While Highgate Cemetery is relatively young, as cemeteries go, it’s utter uniqueness is why I decided to add it to this cemetery series. Opened in 1839 during the reign of Queen Victoria, Highgate is actually one of seven large cemeteries – known as the “Magnficent Seven” – scattered throughout London. Highgate is so large that it is actually divided into two parts: East and West Cemetery – with a tunnel connecting the two halves so that bodies can be transported from one side to the other without leaving consecrated ground.
As with the Glasgow Necropolis, Highgate is full of large monuments serving as tributes to the wealth of the people of London during that era.
There are many famous people who are at their final rest in Highgate. I’ve tried to pick out a few that would be familiar to anyone outside of the UK: Douglas Adams (author of The Hitchhiker’s Guide to the Galaxy and other novels), Karl Marx (father of the Marxist philosophy), Catherine Dickens (wife of Charles Dickens).
Then, of course, there’s the Highgate Vampire “scare of the 1970s:
In the 1970s the infamous cemetery became the location for another English gothic tradition, the Hammer horror films. With these films a new found public interest in the cemetery was created and stories of grave robbing, desecration and vampires in the cemetery began appearing in the news.
From the book Beyond the Grave “many claimed to see a particular creature hovering over the graves. Scores of “vampire hunters” regularly converged on the graveyard in the dead of night. Tombs were broken open and bodies were mutilated with wooden stakes driven into their chests. These stolen corpses, turning up in strange places, continuously startled local residents. One horrified neighbor to the cemetery discovered a headless body propped behind the steering wheel of his car one morning!”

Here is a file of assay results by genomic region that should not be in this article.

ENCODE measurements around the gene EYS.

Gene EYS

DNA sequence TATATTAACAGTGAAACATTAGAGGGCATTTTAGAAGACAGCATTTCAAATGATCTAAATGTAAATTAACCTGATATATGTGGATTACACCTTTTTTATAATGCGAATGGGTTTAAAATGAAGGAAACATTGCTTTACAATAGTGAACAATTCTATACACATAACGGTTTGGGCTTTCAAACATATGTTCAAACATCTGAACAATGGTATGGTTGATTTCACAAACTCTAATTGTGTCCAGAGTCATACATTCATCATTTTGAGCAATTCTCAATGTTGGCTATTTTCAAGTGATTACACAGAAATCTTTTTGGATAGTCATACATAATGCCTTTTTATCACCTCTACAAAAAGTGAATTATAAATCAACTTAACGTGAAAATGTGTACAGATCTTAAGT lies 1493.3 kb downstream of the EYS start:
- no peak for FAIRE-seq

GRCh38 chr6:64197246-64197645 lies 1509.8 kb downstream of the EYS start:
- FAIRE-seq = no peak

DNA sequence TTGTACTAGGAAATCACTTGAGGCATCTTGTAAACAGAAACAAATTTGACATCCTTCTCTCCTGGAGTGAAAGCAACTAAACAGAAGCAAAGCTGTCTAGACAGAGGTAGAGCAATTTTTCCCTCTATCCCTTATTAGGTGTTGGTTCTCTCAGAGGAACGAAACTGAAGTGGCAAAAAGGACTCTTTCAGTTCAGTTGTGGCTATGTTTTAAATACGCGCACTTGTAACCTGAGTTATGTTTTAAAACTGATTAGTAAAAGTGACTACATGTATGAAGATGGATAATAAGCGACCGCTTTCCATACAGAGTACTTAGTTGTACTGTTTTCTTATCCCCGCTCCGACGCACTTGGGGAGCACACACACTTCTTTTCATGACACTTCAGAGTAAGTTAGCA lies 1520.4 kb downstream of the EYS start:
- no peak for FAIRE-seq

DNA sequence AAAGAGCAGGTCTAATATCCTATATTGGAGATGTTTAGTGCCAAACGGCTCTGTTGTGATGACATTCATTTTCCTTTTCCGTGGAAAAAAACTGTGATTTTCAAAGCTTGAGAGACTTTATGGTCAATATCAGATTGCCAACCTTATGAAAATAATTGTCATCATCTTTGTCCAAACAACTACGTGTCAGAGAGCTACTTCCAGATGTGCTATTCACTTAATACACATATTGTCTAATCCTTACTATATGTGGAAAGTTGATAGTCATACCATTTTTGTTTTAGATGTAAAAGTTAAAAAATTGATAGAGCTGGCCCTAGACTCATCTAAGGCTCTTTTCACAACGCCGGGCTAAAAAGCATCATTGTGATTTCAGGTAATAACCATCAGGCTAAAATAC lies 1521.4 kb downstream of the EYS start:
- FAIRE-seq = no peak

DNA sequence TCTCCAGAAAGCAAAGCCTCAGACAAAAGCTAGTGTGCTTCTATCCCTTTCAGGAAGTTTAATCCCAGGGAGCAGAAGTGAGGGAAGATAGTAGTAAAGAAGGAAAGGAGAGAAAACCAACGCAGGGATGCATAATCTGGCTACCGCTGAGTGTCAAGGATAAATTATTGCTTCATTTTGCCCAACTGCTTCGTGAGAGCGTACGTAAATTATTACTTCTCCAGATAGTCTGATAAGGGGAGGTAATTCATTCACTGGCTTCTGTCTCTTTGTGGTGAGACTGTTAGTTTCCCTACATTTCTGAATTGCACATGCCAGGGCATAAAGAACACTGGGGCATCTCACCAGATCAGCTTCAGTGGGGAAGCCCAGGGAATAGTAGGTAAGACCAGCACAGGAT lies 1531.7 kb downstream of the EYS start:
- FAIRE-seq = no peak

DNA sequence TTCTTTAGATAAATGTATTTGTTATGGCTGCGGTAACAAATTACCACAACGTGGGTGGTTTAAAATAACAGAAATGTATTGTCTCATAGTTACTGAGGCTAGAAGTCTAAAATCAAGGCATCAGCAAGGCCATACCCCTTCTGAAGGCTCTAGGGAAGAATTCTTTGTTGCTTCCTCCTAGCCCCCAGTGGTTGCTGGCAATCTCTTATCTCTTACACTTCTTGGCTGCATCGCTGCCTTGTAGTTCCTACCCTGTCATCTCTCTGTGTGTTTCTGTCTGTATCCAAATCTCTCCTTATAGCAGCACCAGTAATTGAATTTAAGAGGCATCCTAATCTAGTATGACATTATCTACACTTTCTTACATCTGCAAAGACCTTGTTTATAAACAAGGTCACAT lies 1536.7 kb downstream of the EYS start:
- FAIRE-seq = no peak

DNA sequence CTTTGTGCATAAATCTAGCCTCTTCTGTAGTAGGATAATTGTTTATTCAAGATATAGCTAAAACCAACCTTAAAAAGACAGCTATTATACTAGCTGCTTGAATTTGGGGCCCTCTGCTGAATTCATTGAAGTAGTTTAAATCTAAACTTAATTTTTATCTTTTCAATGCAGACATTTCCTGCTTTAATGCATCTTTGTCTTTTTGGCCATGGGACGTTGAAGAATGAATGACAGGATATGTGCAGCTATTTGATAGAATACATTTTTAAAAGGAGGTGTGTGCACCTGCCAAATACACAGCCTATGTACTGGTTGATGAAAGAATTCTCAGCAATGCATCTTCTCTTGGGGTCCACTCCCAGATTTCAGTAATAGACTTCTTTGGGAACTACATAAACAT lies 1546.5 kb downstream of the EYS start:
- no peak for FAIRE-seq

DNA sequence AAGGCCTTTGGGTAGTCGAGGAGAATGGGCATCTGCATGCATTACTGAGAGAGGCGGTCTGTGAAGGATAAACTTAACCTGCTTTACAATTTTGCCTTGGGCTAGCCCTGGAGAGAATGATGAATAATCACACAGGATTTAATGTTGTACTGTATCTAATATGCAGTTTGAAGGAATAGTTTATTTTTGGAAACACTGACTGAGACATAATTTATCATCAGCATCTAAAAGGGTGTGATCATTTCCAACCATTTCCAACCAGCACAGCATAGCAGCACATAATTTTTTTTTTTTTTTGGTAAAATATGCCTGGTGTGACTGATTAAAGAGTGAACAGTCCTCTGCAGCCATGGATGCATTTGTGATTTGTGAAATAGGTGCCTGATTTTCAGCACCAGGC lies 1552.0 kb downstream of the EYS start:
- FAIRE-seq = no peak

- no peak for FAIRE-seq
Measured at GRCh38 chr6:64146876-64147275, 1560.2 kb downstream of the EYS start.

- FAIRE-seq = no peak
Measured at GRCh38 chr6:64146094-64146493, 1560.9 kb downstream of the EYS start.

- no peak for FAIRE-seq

Known as the Highgate Vampire sensation it culminated in two magicians, Farrant and Manchester, who, in 1973, both claimed they would find and kill the supposed vampire. Manchester announced an official vampire hunt, and on Friday the 13th “a mob of ‘hunters’ from all over London swarmed over gates and walls into the locked cemetery, despite police efforts to control them.”
The two magicians were supposed to settle the debate with a magicians’ duel’ but it never happened. Farrant was arrested in the churchyard next to Highgate Cemetery with a crucifix and a wooden stake and in 1974 was jailed “for damaging memorials and interfering with dead remains in Highgate Cemetery.” Though magicians neither found the supposed vampire, in the various “hunts” graves were ransacked and real corpses were indeed staked and beheaded.
The debate between Farrant and Manchester continues to this day, and the cemetery is still a popular location for occult, paranormal and vampiric enthusiasts.
I hope to visit Highgate – and perhaps one or two of the other Magnificent Seven – on my next trip to the UK in 2014.
Source: Highgate Cemetery